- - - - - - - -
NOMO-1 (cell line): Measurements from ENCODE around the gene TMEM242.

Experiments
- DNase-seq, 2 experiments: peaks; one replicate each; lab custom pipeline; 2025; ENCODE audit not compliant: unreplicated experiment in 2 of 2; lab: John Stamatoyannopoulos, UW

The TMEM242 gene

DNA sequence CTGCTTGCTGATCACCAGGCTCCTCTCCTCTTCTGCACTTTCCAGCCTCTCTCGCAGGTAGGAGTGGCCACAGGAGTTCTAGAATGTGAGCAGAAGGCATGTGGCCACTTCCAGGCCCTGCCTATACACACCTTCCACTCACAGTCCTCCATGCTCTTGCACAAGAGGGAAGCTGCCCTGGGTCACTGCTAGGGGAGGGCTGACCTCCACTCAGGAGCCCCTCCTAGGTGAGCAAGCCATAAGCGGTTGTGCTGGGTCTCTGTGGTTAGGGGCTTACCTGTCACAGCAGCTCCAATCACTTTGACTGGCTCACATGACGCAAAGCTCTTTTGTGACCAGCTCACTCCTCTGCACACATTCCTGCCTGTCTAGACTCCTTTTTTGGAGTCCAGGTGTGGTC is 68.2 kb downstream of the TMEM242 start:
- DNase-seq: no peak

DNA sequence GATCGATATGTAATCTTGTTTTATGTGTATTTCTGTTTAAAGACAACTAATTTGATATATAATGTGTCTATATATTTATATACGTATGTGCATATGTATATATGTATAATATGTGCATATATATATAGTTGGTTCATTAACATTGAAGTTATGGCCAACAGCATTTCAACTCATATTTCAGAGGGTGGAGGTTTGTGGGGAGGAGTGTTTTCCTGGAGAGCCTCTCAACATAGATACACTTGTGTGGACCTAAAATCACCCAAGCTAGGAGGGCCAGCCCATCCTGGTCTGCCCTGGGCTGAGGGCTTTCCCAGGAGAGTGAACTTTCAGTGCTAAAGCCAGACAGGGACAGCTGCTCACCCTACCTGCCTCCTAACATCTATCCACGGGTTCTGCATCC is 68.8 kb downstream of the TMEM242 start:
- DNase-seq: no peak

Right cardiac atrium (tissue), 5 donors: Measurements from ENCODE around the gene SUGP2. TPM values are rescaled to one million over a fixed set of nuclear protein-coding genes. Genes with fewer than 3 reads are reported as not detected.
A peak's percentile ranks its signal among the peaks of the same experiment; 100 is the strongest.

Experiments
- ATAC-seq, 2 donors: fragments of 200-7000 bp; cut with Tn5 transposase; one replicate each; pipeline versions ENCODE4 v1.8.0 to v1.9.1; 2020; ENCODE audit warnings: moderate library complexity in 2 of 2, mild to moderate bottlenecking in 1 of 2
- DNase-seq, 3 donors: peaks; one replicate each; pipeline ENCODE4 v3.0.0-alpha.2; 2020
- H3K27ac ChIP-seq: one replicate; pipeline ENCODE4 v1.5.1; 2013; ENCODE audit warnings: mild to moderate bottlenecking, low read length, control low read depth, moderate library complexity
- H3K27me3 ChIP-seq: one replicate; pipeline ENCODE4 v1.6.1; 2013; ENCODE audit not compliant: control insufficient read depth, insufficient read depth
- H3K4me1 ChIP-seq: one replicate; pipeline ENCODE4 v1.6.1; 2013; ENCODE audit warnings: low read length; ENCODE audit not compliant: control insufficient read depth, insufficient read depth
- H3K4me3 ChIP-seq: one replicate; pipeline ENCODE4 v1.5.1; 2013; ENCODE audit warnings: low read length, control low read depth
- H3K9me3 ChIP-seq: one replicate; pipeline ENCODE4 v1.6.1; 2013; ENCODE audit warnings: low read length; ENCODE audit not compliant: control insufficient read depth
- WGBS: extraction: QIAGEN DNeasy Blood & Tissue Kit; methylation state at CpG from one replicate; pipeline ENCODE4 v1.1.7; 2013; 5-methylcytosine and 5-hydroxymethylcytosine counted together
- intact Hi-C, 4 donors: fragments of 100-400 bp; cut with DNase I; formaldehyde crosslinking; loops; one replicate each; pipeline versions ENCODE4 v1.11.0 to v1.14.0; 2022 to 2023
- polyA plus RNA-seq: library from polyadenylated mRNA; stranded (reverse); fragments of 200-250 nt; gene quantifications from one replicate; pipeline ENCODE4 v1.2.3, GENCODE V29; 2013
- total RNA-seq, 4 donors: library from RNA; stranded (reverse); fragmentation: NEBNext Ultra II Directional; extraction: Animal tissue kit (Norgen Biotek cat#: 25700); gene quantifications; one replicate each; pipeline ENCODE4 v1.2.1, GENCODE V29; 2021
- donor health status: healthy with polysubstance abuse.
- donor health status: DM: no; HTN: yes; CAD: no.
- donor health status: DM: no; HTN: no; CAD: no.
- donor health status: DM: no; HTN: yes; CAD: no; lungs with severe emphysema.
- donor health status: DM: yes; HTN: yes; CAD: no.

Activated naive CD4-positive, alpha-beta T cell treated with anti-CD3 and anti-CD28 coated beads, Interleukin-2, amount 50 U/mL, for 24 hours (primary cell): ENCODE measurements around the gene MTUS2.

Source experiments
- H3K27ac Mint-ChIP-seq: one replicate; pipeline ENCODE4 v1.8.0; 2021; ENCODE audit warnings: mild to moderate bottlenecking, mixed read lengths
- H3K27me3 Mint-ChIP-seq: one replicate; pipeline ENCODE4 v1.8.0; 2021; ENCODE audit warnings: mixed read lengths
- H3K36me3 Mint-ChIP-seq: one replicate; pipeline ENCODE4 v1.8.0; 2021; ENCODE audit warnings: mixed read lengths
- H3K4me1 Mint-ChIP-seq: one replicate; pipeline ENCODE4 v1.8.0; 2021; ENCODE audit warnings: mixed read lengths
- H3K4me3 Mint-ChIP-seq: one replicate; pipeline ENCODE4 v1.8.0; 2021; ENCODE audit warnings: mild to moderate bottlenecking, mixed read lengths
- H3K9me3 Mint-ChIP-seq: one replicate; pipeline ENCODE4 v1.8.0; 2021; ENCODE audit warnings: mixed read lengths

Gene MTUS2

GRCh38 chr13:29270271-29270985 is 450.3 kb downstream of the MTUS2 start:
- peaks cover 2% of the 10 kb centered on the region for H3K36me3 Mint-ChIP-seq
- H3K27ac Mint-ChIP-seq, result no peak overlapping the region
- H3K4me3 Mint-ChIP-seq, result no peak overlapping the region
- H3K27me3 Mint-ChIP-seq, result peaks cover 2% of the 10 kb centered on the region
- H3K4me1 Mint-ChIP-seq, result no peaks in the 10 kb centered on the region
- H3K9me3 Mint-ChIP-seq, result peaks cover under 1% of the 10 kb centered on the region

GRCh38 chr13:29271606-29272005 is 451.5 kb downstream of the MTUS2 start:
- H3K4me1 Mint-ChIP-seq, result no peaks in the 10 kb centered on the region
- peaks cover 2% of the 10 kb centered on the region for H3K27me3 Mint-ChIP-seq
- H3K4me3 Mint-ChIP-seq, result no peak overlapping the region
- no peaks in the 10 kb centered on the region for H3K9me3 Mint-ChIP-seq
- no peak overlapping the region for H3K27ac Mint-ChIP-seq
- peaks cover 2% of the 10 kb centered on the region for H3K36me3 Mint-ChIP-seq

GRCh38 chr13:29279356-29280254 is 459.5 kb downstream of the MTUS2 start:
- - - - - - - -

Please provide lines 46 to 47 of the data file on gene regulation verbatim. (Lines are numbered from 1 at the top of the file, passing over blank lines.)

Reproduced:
- peaks cover 2% of the 10 kb centered on the region for H3K27me3 Mint-ChIP-seq
- H3K4me3 Mint-ChIP-seq, result no peak overlapping the region